The following sentence, “It’s just awkward for an adolescent boy” leaks through with the justificatory language that Eva so naturally uses. The noun phrase, “adolescent boy”, along with the following explanations provided that begin with, “at this age”, imply that his age alone is enough for her to come to terms with the fact that he, her son, did what he did; it is enough for her to accept it.
Her motherhood has leaked through several times due to Shriver’s consistent use of the lexical thread, we see it here again where she says, “the boy feels awful now”. Again, with the emphasis on his age through the semantically interesting word choice of “boy” as opposed to any other masculine title, she continues justifying actions with a common concrete noun that defines his age. The modal consistency from the previous few sentences also continues through in the next line through the use of the stative verb, “was”, as she talks of how “The fit of pique was all a lie”.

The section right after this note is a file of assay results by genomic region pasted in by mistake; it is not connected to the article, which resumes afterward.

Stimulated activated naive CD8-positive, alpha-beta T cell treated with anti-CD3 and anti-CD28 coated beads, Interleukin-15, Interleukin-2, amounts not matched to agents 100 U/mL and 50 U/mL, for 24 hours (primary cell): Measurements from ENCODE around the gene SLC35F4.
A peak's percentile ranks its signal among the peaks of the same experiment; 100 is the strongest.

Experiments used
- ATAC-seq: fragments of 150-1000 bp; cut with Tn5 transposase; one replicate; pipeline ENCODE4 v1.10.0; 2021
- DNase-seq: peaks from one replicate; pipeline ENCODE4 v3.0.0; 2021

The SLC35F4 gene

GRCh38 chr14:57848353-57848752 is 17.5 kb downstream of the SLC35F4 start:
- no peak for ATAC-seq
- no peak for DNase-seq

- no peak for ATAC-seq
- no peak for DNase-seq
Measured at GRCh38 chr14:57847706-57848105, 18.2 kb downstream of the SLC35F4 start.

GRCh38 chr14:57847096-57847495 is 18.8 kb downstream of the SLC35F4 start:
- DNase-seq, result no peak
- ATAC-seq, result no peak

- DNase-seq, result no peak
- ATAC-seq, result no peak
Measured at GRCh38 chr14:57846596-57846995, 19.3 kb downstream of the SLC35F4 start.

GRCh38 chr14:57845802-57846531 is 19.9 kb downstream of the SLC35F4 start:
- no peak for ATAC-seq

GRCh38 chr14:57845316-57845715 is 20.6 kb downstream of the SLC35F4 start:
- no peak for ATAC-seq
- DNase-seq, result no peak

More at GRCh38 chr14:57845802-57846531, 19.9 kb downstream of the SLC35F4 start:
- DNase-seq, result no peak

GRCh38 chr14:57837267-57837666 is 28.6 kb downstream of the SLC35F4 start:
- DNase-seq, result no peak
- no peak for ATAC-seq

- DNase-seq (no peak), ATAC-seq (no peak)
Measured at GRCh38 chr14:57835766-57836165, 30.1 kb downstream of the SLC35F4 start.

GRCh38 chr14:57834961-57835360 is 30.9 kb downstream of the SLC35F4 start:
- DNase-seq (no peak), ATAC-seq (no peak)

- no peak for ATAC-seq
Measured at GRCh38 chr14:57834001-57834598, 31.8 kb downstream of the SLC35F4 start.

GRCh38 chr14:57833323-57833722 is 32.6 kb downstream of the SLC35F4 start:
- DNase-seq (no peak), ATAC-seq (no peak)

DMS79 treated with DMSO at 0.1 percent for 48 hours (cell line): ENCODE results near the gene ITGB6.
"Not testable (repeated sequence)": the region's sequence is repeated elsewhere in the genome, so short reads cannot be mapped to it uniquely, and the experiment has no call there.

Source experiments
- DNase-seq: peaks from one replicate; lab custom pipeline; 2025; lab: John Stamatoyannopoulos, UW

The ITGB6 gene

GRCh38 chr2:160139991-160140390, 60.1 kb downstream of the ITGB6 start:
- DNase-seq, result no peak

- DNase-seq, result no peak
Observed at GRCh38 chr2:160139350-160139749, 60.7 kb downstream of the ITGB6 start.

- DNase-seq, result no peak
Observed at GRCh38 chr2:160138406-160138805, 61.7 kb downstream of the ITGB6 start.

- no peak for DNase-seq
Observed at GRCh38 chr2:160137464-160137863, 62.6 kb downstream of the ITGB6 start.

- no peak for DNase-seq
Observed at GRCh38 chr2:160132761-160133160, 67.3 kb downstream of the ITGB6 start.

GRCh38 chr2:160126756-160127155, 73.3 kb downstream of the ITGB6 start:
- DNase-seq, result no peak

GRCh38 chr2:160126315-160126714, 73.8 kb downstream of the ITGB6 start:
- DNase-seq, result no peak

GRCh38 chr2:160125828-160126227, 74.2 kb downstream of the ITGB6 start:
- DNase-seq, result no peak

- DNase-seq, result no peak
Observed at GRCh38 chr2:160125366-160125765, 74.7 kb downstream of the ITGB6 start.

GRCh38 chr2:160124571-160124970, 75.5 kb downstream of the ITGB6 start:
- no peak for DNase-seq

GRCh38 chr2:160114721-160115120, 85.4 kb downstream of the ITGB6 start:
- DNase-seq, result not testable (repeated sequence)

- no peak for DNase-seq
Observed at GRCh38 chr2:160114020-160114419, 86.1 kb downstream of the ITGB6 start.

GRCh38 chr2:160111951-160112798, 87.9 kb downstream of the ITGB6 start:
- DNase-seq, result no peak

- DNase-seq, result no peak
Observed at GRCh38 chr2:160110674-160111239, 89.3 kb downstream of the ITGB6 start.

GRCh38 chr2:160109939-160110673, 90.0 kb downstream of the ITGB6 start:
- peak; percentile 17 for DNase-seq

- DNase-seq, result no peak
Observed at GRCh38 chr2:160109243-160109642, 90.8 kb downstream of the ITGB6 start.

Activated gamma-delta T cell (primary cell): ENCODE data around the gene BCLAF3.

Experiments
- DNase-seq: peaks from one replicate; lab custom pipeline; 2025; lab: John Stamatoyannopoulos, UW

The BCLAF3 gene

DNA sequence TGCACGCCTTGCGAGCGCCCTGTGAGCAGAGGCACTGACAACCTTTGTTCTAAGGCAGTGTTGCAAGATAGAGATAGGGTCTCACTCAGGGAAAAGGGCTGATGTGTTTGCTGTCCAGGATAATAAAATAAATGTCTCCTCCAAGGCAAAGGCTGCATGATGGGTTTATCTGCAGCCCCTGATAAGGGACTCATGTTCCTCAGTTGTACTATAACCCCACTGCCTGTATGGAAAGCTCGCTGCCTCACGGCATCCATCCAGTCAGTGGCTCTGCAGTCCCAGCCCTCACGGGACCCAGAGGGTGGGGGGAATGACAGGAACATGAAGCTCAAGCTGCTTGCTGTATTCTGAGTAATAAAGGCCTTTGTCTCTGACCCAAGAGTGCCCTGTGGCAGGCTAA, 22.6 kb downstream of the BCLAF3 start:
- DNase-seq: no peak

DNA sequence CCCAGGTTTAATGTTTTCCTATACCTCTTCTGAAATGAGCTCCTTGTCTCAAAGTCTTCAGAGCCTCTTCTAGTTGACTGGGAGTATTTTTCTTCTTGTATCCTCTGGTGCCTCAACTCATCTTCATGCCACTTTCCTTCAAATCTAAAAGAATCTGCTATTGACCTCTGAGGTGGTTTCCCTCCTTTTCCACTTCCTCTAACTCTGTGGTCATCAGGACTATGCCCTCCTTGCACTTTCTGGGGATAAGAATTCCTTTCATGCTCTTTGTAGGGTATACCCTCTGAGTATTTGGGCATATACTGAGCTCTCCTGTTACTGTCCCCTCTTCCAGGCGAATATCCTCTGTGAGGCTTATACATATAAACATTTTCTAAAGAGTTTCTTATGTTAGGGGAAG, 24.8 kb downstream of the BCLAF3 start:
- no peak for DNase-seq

As the page goes on, her motherhood continues to seep through into clear reflection of the lexical choices Shriver made. She speaks of how, “he’s learned one heck of a lot from museums”, the adjectival and exclamatory phrase “learned one heck” accentuating that he was the one who learned (as opposed to the museum teaching him), making him an active part, or, due to the syntactical positioning of the words in this sentence, the most active part, in his own learning. The syntax also highlights the irrelevance of the common noun “museum” as it is not about where he was learning things, but more so the fact that he was learning at all; this may be the reason for it being dropped off towards the end of the sentence instead having immediate attention drawn to it at the start. The line itself is unclear as to whether Eva is desperately searching for the good in her son in order to live with herself less guiltily, or whether she’s come to the realisation that there was actually good in him, a goodness that she sees to remain.